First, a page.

If Jesus can cite Scripture, then so can the devil! James concurs with the narrative claim made implicitly here: it is possible to know Scripture and know doctrine (James 2.19) but not ‘know’ God in trusting relationship. Jesus is here not disputing the truth of Ps 91.11, but is disputing the devil’s use of it. When does looking to God’s provision and care cross over into making God our servant, so that he answers our prayers as a response to our demands on him, rather than as an answer to trust for his provision? The citation of Deut 6.16 looks back to the episode of Exodus 17.1–7, where Israel crossed just that line.
The sequential markers in Matthew (‘then’ v 5 and ‘again’ in v 8) suggest that this was the original order of the tests, which Luke has altered to emphasise the importance of Jerusalem as the climax of Jesus’ loyalty. But for Matthew and Jesus, and again reflecting the Shema, the test underlying all the other tests is this one: whom do we really worship? Here, Satan’s mask falls away, and all pretence at ‘biblical’ justification disappears from view. There is no sense of unwarranted hubris on Satan’s part in the claim he makes; he is repeatedly described in the NT as ‘the ruler of this world’ (e.g. John 12.31, 2 Cor 4.4, Eph 6.11, 1 John 5.19, Rev 12.9–17) which means that it his real power that Jesus overcomes in these tests, as a sign pointing to the real victory of the cross which releases the real power of the Spirit to effect real victory in the lives of Jesus’ followers.
There can be only one answer for Jesus: that we should ‘worship’ (the meaning of ‘fear’ in Deut 6.13) the Lord our God. Jesus summarily dismisses Satan with the same wording that he dismisses the suggestion of Peter that he should avoid suffering in Matt 16.23.
When eventually Jesus is able to claim on another mountain that ‘all authority has been given to me’, it will be as a result not of kowtowing to Satan but of suffering in obedience to God’s purpose, and then it will be all authority not only on earth but also in heaven, an authority which the devil was not able to offer (Matt 28.18). (R T France, NICNT, p135)
Though Luke comments explicitly that Satan will return ‘at the opportune time’, we can see implicit hints of this in Matthew’s later narrative. In the meantime, Matthew tells us, ‘behold’ angels come and minister to him, using his characteristic idou to communicate the suddenness of the change, as Satan departs, and the angelic aid promised in Ps 91.11 comes to him in God’s timing and with his provision.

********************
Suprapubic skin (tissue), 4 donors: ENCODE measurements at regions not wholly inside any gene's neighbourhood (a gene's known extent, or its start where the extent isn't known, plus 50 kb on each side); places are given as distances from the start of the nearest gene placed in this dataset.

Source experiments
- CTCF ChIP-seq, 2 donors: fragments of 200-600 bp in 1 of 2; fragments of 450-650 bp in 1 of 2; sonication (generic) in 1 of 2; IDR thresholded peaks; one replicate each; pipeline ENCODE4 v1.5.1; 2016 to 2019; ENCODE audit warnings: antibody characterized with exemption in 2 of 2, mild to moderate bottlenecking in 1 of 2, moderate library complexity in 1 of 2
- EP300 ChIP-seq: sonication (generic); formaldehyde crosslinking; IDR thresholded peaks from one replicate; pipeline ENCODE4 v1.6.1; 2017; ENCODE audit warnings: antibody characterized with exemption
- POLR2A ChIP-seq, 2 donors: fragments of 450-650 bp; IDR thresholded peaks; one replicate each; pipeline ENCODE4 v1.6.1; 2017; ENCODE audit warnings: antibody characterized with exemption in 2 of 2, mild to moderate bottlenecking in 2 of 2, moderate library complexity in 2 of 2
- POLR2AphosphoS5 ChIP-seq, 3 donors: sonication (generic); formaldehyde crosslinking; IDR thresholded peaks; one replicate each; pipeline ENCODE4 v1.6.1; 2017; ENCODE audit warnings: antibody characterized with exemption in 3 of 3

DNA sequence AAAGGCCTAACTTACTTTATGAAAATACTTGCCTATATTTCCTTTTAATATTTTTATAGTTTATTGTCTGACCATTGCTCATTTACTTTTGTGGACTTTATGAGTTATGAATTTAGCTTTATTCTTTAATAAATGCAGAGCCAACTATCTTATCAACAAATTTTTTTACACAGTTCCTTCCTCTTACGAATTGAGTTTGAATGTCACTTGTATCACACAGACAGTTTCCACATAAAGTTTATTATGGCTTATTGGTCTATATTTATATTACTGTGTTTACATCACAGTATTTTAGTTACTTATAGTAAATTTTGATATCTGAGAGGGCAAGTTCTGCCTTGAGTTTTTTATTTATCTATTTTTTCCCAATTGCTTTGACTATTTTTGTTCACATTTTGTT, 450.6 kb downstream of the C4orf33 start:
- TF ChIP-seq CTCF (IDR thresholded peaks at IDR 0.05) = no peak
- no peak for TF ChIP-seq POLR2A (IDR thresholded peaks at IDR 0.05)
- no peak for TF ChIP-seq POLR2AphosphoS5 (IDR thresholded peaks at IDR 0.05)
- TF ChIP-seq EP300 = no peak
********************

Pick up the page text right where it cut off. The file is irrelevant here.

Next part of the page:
Two final things are worth noting. First, the only way that we could have this narrative (assuming it is not simply imagined) is to note that (here and elsewhere) Jesus must have been ‘in the unfortunate habit of regaling his disciples with his personal experiences of God’. Perhaps this is not a bad habit for any leader to adopt.
Secondly, the temptations of Jesus are often preached as though they were moral examples for us to follow: we should go into the desert; we should face our demons; we should quote from Scripture; and so on. But to preach in this way is in danger of missing the most important thing in preaching: not to put ourselves in the narrative as if we were the most important subject, but to note what God is doing and what God has done. The focus for all three gospels writers is that Jesus has undone the failures of both Israel and Adam; when we are incorporate into Jesus, we are incorporated into this victory, and we share in it by grace rather than by our own efforts. That does not mean, as we face temptations and challenges this Lent, we can avoid the challenge of discipline and effort. But we face these things knowing that Jesus conquered them, in the power of the Spirit, and that the same Spirit is God’s gift to us, and it is his presence that brings victory and enables us to be ‘more than conquerors’ (Rom 8.37; compare Rev 2.7 and parallels).
Jesus is here not so much a model for us to follow, but a saviour for us to be rescued and secured by.
Join Ian and James as they discuss this text, its interpretation, and the implications for preaching and discipleship.
25 thoughts on “The testing of Jesus according to Matthew 4”
As usual a good blog. Jesus’s temptation, as you suggest, is a mirror of Adam’s temptation in Eden. You comment:
“Secondly, the temptations of Jesus are often preached as though they were moral examples for us to follow: we should go into the desert; we should face our demons; we should quote from Scripture; and so on.”
John Walton argues—and it seems many believe—that there is no cosmic evil, only our personal anxieties and temptations personified as such in Scripture. But the armour of Ephesians 6:10–12 (as with all armour) is to tackle an external enemy.
And although in the West, Christianity is perceived to be a religion primarily (or even exclusively) about ethics, the issue in the desert is not one of ethics—about right and wrong, but about succumbing to evil.
And I suggest the same was for Adam and Israel—they were both exiled from their ‘promised land’ for interaction with the other ‘gods’ (Genesis 3:22; 2 Kings 17:7–18) —not for disobedience to God’s commands in general.
In contrast, Western Christianity has made the metanarrative of Scripture one of obedience and disobedience—and thus the central (and for some the only) purpose of the cross was to achieve the forgiveness of our personal sins.